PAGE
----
A paper recently published in Science Advances has revealed, for the first time, the impact of underwater tsunamis in Antarctica on the mixing of the ocean.
The study, led by the British Antarctic Survey (BAS) and co-authored by scientists including the National Oceanography Centre’s (NOC) Dr Filipa Carvalho, improves knowledge on what these tsunamis mean for the climate, ecosystem and sea level rise.
Scientists on a research vessel in Antarctica watched the front of a glacier disintegrate and their measurements ‘went off the scale’. As well as witnessing disruptions on the ocean surface, scientists recorded ‘internal’ underwater tsunamis as tall as a house, a phenomenon that has been previously missed in the understanding of ocean mixing and in computer models.
Internal tsunamis are an important factor in ocean mixing, affects life in the ocean, temperatures at different depths, and how much ice the ocean can melt.
How glaciers calve
Ice in Antarctica flows to the coast along glacier-filled valleys. While some ice melts into the ocean, a lot breaks off into icebergs, which range in size from small chunks up to the size of a country. A team on board the British Antarctic Survey (BAS) research ship RRS James Clark Ross were taking ocean measurements close to the William Glacier, situated on the Antarctic Peninsula, as the front of it dramatically disintegrated into thousands of small pieces.
The William Glacier typically has one or two large calving events per year, and the team estimated this one broke off around 78,000 square metres of ice – around the area of ten football pitches – with the front of the glacier towering 40m above sea level. Before it broke away, the water temperature was cooler at around 50–100m in depth and warmer below this. After the calving, this changed dramatically, with temperature much more even across different depths.
Lead author of the study Professor Michael Meredith, who’s head of the Polar Oceans team at BAS, was there. He says: “This was remarkable to see, and we were lucky to be in the right place at the right time. Lots of glaciers end in the sea, and their ends regularly split off into icebergs. This can cause big waves at the surface but we know now it also creates waves inside the ocean. When they break, these internal waves cause the sea to mix and this affects life in the sea, how warm it is at different depths and how much ice it can melt.
“This is important for us to understand better. Ocean mixing influences where nutrients are in the water and that matters for ecosystems and biodiversity. We thought we knew what caused this mixing – in summer, we thought it was mainly wind and tides, but it never occurred to us that iceberg calving could cause internal tsunamis that would mix things up so substantially.”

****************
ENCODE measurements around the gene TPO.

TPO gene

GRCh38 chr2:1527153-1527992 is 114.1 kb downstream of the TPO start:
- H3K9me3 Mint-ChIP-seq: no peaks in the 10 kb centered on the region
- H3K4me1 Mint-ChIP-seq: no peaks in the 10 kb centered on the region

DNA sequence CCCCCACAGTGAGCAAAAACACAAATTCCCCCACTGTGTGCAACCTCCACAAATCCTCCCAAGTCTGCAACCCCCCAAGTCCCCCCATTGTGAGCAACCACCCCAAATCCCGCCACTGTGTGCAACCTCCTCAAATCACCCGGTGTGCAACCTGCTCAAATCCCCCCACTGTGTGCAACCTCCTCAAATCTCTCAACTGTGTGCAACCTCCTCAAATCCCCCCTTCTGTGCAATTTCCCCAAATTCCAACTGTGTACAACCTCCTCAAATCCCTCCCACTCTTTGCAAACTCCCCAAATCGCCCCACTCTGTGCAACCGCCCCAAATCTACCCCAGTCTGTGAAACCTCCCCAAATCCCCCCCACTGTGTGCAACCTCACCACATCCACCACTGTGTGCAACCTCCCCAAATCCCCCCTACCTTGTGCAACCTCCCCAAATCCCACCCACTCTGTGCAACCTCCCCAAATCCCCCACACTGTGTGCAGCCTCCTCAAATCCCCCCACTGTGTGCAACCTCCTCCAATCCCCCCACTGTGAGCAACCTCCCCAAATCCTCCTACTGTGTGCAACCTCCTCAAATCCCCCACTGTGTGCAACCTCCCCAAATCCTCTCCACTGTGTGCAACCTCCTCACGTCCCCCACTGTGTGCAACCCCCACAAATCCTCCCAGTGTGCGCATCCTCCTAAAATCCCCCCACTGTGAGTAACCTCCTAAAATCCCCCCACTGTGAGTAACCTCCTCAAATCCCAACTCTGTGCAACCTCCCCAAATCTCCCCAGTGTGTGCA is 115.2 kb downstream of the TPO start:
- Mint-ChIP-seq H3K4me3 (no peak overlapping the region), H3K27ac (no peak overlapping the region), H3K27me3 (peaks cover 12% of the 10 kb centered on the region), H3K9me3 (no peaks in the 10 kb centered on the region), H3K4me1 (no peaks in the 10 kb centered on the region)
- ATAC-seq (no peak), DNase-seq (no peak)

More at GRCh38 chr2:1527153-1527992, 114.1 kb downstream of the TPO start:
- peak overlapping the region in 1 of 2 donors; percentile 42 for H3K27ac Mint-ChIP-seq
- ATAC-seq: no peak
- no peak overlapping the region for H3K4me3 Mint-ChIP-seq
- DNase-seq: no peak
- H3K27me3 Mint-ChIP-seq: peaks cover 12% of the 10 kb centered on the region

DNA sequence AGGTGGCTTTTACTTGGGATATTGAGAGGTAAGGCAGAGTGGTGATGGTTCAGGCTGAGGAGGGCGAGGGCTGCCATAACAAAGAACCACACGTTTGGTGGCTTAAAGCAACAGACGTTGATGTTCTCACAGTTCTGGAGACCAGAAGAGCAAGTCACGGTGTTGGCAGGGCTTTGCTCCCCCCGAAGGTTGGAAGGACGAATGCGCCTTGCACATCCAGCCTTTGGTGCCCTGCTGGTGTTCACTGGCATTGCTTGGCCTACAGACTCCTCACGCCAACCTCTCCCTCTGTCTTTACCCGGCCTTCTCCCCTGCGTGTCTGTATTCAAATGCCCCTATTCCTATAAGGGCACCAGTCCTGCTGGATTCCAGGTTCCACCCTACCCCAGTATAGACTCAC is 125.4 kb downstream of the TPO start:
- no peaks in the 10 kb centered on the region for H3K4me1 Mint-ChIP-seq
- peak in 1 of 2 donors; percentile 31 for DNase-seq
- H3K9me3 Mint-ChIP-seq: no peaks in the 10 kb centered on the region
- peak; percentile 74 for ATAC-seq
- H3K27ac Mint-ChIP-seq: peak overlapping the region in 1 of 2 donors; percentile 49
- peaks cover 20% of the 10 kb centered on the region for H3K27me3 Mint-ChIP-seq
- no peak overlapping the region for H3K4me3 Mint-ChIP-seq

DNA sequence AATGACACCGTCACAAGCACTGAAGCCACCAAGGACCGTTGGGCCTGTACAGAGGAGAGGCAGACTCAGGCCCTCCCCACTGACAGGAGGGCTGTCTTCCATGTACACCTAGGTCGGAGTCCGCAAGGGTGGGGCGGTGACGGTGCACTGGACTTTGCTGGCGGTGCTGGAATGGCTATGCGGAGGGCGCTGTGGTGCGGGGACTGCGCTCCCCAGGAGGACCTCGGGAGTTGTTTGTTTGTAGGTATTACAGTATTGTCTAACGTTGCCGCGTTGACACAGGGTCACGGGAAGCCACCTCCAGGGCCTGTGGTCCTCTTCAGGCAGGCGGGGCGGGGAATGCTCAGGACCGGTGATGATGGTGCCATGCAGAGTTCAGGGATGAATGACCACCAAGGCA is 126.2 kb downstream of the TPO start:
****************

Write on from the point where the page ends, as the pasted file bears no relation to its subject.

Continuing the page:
As opposed to the waves caused by wind and tides, tsunamis are caused by geophysical events where water is suddenly shifted, for example by an earthquake or landslide. Internal tsunamis have been noticed in a handful of places, caused by landslides. Until now, no one had noticed that they are happening around Antarctica, probably all the time because of the thousands of calving glaciers there. Other places with glaciers are likely affected also, including Greenland and elsewhere in the Arctic.
This chance observation and understanding is important, as glaciers are set to retreat and calve more as global warming continues. This could likely increase the number of internal tsunamis created and the mixing they cause.
This process is not factored into current computer models enabling us to predict what might happen around Antarctica. This discovery changes our understanding of how the ocean around Antarctica is mixed and will improve knowledge about what it means for climate, the ecosystem and sea level rise.
Michael Meredith continues “Our fortuitous timing shows how much more we need to learn about these remote environments and how they matter for our planet.”
More data is needed
NOC Oceanographer Dr Filipa Carvalho discussed the biogeochemical implications in the study: “As a biological oceanographer, it was really exciting to look at the biogeochemical data before and after the calving event. It was striking to see how much mixing occurred across the bio-optical and nutrient data. Although there weren’t enough data to fully quantify the effect from a biogeochemical perspective – this was a fortunate being at the right place at the right time event, we now know it has the potential to be very important for primary production and consequent carbon sequestration. We need to investigate this further, and with the help of autonomous platforms fitted with biogeochemical sensors, collect targeted data at these important sites. This will help us to really understand the implications of such events have on ocean biogeochemistry and the overall climate in a key region such as Antarctica.”
The research cruise on RRS James Clark Ross was part of the ICEBERGS project and was funded by the Natural Environment Research Council.